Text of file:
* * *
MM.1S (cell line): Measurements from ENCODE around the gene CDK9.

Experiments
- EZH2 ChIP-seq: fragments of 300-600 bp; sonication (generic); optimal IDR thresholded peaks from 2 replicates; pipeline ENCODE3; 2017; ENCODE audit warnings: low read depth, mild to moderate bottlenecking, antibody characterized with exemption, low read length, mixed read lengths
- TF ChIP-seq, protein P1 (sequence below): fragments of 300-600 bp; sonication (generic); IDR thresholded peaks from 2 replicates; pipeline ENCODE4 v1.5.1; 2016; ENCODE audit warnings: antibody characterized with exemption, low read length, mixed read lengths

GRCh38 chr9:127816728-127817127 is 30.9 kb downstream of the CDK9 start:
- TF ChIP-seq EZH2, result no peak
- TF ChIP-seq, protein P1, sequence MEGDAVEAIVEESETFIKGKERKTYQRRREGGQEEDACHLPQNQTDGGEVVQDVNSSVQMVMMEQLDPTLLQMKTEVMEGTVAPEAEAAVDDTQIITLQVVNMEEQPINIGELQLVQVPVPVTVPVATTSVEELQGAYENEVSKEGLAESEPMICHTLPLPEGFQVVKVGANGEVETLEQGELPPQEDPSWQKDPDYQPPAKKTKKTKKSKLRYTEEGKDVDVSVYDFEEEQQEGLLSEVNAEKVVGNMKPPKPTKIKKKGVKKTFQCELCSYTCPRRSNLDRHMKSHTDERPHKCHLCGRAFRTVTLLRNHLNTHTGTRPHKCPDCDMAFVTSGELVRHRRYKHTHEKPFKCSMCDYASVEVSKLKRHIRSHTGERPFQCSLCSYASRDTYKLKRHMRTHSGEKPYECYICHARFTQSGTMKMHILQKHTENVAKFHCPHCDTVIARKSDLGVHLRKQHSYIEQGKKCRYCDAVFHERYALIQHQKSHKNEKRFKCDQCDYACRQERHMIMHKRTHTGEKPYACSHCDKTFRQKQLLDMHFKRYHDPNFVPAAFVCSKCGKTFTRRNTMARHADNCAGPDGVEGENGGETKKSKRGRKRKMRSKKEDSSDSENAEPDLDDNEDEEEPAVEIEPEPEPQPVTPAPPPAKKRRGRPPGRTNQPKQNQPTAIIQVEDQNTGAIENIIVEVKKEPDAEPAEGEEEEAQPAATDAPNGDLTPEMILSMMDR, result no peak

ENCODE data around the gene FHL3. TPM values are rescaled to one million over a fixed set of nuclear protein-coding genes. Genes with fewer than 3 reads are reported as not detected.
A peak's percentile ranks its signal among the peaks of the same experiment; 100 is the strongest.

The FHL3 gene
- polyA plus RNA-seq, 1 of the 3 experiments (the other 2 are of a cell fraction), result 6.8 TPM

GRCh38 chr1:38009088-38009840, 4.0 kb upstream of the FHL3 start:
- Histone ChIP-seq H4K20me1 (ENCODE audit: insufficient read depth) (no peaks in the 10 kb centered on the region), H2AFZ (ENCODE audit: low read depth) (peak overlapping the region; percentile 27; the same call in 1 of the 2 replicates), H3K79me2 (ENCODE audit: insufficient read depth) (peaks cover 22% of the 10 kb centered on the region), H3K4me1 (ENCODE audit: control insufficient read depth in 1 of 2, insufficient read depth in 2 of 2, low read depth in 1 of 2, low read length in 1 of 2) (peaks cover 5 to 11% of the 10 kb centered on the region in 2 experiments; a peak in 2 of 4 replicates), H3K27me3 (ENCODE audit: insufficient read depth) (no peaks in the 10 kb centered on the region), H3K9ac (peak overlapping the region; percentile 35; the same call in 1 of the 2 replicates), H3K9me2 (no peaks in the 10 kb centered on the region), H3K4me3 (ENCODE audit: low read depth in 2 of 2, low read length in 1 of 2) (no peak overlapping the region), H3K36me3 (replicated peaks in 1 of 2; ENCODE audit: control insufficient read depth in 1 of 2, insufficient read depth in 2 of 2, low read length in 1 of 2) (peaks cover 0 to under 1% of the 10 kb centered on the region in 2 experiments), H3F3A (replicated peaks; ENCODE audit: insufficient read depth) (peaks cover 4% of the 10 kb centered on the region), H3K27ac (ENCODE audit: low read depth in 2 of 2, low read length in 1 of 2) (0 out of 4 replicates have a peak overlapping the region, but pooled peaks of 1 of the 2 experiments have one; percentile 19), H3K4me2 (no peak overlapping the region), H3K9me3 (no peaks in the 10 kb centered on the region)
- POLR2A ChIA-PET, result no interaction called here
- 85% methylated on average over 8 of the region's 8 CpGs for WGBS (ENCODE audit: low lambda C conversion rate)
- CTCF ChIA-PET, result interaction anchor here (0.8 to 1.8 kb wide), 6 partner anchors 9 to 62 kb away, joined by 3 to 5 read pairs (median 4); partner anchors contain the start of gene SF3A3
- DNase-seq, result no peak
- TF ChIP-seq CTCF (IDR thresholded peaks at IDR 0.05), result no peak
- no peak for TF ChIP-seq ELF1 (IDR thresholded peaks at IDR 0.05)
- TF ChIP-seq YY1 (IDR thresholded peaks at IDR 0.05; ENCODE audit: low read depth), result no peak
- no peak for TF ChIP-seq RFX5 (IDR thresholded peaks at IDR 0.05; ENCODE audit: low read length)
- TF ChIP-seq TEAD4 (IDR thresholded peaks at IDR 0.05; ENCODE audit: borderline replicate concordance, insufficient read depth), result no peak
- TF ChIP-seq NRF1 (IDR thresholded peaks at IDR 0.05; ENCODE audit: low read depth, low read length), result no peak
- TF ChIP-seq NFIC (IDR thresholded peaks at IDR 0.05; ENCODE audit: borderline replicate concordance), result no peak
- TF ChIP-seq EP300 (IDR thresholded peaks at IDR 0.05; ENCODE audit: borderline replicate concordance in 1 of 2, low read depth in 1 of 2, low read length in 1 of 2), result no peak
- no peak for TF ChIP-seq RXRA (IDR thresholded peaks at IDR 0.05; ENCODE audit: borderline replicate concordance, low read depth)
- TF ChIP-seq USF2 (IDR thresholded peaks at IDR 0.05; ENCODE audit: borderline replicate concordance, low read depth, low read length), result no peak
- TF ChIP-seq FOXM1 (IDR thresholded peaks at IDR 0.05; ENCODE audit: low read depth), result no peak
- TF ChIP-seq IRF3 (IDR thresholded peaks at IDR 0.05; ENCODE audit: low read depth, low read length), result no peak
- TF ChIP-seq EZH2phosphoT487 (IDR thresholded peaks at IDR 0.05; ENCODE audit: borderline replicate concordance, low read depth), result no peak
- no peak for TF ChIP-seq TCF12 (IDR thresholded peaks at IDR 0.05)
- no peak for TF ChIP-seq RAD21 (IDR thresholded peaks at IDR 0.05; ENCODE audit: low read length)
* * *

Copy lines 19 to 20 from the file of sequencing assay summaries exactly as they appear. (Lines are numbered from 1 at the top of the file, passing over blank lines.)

- no peak for TF ChIP-seq ELF1 (IDR thresholded peaks at IDR 0.05)
- TF ChIP-seq YY1 (IDR thresholded peaks at IDR 0.05; ENCODE audit: low read depth), result no peak